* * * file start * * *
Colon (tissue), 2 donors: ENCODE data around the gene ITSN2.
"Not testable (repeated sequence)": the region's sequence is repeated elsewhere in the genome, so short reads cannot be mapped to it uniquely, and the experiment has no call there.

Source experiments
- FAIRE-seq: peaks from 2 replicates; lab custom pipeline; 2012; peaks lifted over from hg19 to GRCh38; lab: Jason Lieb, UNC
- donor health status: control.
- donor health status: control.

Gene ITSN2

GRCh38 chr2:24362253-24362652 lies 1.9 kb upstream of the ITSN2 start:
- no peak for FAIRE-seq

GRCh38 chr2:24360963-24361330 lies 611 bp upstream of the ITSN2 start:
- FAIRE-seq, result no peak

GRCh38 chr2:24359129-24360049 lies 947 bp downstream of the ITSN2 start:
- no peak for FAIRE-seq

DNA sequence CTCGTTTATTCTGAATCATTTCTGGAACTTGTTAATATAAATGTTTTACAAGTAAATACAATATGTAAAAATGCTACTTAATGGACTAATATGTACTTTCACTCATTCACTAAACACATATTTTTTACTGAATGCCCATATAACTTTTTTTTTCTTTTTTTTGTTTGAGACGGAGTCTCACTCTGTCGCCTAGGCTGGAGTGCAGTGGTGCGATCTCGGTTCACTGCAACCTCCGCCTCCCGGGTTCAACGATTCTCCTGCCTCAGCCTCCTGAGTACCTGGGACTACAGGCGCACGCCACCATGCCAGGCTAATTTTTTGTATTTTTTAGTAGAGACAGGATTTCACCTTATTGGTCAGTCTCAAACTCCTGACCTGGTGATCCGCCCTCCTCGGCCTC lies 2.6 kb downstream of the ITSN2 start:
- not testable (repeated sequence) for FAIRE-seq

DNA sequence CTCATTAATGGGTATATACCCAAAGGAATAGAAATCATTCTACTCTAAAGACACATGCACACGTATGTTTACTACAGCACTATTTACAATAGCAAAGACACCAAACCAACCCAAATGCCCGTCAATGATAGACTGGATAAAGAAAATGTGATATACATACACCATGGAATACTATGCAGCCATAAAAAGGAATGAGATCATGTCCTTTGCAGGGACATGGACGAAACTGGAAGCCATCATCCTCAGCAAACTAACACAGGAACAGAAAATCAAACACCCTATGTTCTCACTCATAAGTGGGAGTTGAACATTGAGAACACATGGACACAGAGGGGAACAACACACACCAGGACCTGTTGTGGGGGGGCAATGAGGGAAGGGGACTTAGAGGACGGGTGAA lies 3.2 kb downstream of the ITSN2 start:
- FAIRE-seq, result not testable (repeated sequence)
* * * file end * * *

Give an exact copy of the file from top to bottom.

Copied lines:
Colon (tissue), 2 donors: ENCODE data around the gene ITSN2.
"Not testable (repeated sequence)": the region's sequence is repeated elsewhere in the genome, so short reads cannot be mapped to it uniquely, and the experiment has no call there.

Source experiments
- FAIRE-seq: peaks from 2 replicates; lab custom pipeline; 2012; peaks lifted over from hg19 to GRCh38; lab: Jason Lieb, UNC
- donor health status: control.
- donor health status: control.

Gene ITSN2

GRCh38 chr2:24362253-24362652 lies 1.9 kb upstream of the ITSN2 start:
- no peak for FAIRE-seq

GRCh38 chr2:24360963-24361330 lies 611 bp upstream of the ITSN2 start:
- FAIRE-seq, result no peak

GRCh38 chr2:24359129-24360049 lies 947 bp downstream of the ITSN2 start:
- no peak for FAIRE-seq

DNA sequence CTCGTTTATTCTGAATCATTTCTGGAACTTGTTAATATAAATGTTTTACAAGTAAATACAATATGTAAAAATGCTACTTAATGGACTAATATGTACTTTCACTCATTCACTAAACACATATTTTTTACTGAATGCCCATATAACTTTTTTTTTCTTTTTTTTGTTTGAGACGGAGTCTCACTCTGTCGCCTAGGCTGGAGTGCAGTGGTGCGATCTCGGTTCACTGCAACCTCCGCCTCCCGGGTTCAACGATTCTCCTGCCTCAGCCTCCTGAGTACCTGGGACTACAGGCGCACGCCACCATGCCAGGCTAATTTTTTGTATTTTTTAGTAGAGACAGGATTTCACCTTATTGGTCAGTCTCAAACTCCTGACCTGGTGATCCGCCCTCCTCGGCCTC lies 2.6 kb downstream of the ITSN2 start:
- not testable (repeated sequence) for FAIRE-seq

DNA sequence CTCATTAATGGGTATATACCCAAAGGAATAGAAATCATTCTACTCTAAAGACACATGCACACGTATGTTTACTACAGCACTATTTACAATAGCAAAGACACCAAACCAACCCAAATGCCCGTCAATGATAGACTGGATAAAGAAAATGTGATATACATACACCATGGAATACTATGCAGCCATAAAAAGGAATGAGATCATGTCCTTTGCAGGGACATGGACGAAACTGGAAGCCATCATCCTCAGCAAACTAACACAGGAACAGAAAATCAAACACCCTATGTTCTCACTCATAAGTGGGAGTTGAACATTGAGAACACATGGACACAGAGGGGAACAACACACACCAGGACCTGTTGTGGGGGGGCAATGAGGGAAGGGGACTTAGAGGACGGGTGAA lies 3.2 kb downstream of the ITSN2 start:
- FAIRE-seq, result not testable (repeated sequence)